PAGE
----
“If I forgive them, I have to apply that to my life…” – Kweisi Gharreau
This journal entry is inspired by true events. Some of the characters, names, businesses, incidents, and certain locations and events have been fictionalized for dramatic purposes. Any similarity to the name, character or history of any person is entirely coincidental and unintentional.
Emma is too independent for an eight years old, but only because she has to be. She lives with her pubescent brother and two distant parents – a cold mother who didn’t want to be a mother again and a father who works and sleeps.
She loves to spend time alone in her bedroom, creating imaginary scenarios with her action figures and stuffed animals. Each act is a new narrative to be continued next playtime. What she enjoys most is when no one is home and the plays can take place in a new setting outside the confines of her oh so familiar bedroom. She loves these toys, and to give them life.
When Emma is not expanding her young imagination, she plays outside with the neighborhood boys and her older brother – football, kickball, all the ball sports and flashlight tag at night. Being outside is Emma’s second favorite time spent (a couple months from now she will pack a pretend suitcase and imagine running away to live alone in the wilderness).
The other boys often make fun of the older brother for his sister always tagging along. They say a girl will never be as good as a boy, but Emma is better than most of the boys and this makes her brother proud. It is not easy for her; she knows she must try harder to fit in – to prove them wrong.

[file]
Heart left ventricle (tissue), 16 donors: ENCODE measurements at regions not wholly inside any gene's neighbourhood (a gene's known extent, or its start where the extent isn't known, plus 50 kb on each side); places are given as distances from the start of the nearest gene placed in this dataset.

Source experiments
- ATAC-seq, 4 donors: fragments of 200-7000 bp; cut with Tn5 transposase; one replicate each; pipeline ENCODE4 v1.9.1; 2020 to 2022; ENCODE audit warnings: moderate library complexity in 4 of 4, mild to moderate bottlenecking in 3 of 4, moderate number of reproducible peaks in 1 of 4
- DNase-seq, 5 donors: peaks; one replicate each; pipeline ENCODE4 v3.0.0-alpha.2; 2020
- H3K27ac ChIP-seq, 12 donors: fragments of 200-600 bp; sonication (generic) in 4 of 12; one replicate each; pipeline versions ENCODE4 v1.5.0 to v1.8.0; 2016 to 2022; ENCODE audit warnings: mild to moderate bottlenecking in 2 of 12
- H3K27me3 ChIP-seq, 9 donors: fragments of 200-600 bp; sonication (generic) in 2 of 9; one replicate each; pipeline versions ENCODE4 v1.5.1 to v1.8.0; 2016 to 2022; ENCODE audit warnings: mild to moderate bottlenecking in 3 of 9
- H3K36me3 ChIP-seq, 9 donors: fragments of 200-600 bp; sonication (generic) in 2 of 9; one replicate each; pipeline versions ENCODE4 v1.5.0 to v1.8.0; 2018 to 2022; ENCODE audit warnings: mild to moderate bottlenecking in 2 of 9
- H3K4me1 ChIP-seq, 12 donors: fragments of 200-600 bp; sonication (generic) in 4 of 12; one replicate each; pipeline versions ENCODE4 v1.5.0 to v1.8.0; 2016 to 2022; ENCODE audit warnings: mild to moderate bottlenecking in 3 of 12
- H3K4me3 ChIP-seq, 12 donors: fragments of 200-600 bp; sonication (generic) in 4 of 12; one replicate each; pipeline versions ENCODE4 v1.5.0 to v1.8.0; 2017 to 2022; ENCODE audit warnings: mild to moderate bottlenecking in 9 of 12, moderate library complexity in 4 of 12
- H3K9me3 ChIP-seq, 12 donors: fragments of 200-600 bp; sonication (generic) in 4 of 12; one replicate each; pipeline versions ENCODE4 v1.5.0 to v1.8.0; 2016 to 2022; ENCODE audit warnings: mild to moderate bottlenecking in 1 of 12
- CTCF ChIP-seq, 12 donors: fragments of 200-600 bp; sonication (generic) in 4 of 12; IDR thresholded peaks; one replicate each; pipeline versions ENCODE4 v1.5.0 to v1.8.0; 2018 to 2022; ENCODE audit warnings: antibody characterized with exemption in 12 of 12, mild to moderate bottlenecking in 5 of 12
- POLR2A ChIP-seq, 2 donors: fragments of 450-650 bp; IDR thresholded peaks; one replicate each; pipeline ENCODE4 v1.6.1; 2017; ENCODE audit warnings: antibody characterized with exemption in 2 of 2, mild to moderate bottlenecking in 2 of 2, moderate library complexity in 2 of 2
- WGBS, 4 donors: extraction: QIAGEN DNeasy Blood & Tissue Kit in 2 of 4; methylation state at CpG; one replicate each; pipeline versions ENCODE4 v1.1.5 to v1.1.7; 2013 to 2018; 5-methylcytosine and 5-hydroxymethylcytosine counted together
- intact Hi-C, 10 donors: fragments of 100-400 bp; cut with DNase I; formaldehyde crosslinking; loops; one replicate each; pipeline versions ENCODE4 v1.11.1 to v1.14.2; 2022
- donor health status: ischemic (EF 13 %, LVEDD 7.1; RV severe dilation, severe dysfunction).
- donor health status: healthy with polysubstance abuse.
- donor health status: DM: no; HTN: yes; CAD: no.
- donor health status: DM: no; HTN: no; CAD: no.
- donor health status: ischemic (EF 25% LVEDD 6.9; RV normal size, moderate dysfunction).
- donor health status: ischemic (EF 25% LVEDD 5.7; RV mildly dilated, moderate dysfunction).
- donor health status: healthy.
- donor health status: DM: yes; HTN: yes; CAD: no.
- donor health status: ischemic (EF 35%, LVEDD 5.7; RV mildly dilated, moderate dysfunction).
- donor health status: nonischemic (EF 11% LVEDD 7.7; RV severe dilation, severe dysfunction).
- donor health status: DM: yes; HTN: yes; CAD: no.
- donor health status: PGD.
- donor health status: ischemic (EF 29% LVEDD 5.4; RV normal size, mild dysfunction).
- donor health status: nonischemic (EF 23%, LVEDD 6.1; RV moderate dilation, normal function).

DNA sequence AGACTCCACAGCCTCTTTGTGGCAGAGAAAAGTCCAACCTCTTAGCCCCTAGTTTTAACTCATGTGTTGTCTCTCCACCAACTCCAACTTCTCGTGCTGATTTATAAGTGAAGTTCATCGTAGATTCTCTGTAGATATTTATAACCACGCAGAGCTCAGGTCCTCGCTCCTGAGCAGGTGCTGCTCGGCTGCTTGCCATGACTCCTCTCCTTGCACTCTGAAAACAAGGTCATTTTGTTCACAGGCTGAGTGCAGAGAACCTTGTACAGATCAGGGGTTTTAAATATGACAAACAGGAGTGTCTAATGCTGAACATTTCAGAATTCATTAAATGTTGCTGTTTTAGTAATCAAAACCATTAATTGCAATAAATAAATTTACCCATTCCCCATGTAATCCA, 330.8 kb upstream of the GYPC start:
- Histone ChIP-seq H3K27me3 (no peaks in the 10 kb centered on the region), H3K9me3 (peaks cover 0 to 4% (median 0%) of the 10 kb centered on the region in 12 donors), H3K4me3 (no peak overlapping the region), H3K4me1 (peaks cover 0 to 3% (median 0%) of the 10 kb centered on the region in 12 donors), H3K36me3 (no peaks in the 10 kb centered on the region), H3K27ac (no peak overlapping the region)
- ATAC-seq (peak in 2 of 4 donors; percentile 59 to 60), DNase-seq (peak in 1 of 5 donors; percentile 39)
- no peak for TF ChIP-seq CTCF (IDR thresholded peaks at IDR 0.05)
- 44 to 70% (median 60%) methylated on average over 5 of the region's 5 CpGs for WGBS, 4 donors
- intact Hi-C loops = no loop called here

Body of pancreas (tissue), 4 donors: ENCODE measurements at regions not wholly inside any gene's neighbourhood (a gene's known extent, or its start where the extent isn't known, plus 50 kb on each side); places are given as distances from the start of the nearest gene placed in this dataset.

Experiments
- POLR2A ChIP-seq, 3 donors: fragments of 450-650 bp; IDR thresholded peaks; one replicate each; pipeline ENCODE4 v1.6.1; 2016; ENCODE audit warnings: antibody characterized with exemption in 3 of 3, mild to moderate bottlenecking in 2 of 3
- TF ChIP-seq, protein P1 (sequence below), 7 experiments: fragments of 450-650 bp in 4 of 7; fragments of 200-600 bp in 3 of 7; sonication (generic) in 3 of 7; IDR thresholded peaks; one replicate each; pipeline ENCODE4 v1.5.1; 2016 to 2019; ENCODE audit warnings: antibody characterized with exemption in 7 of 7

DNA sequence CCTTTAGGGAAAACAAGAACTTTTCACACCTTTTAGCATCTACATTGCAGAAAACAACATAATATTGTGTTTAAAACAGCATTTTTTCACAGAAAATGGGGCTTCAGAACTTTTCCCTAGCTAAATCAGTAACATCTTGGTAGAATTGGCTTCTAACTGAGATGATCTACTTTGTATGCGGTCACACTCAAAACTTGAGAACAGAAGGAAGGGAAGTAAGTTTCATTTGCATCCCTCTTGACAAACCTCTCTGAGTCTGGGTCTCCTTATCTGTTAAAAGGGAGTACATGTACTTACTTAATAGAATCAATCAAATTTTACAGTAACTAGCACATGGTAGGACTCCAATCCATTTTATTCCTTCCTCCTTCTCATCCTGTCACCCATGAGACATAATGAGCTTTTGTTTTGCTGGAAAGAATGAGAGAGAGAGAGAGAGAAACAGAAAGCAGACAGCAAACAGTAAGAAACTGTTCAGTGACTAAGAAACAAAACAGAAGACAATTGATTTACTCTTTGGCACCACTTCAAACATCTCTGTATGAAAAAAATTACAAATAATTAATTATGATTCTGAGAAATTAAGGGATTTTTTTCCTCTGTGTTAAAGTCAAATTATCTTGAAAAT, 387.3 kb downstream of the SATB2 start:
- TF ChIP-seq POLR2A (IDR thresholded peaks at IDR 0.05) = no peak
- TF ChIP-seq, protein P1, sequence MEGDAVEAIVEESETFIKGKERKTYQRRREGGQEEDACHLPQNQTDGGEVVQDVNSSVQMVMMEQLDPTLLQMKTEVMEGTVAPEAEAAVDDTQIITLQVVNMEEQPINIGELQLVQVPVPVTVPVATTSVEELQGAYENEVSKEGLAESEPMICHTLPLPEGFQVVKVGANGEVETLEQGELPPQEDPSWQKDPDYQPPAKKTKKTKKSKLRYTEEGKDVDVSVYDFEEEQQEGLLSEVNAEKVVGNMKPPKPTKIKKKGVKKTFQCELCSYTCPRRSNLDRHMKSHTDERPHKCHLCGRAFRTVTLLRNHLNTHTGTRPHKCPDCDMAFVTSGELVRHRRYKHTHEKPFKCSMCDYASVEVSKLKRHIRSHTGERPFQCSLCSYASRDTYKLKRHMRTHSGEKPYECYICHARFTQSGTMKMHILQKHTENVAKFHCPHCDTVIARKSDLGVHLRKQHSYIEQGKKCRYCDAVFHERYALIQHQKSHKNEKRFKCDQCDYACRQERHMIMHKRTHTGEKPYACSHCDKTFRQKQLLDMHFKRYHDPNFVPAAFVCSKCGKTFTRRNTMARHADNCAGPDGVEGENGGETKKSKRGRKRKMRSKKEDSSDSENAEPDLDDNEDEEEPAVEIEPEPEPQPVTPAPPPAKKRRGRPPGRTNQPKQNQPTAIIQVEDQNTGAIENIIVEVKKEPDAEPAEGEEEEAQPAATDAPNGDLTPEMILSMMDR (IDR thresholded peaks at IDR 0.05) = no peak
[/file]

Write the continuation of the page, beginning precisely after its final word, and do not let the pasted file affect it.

One summer day, an older neighbor boy wanted to play a new game and Emma was specifically invited, her brother the one tagging along this time. Parents were busy working or too buried in their own woes to be protective parents.
The neighbor boy wanted to know what a blow job was. He told Emma what to do, as he had heard from other boys. Emma didn’t understand, but was glad to be invited and knew that the older you were, the righter you are. She did as she was told. Her brother stood in line, watching with conflicted eyes.
Emma didn’t understand until many years later that boundaries were broken and familial trust and love were lost. The brother, because he was older, realized it sooner. He became angry with his sister and wouldn’t let any of his friends talk to her. Emma thought he was protecting her, but really he was protecting himself.
Naturally, lost, alone and confused Emma turned to alcohol, drugs and promiscuity as she aged. She tried anything and everything to forget her past and numb the pain of realization. She did not understand what healthy relationships looked like, but she kept searching.
It took a decade for Emma to confront her childhood. She looked it dead in the face, felt it, owned it and forgave it. The shame. The hate. The anger. The pain. The distrust. The disgust. She let it all go. Because if she wanted to survive, she had to.
She did not condone or forget the boys’ behavior, but she forgave them. They were, in part, victims of a male-dominant, sexualized society lacking sexual education.
She was their victim.
Emma forgave her parents for giving up on parenting. She also forgave herself for years of self-abuse. She accepted what had happened, who she was, and loves who she has become. She has found a healthy relationship filled with requited trust, respect, support and love.
Healing requires time, listening and nurturing. Pain requires realization, understanding and ownership. Both require extreme strength. With all that, Emma overcame and grew. Everything that has happened to Emma, made her who she is – stronger, smarter, and more sincere to herself and others.
In pain she grew.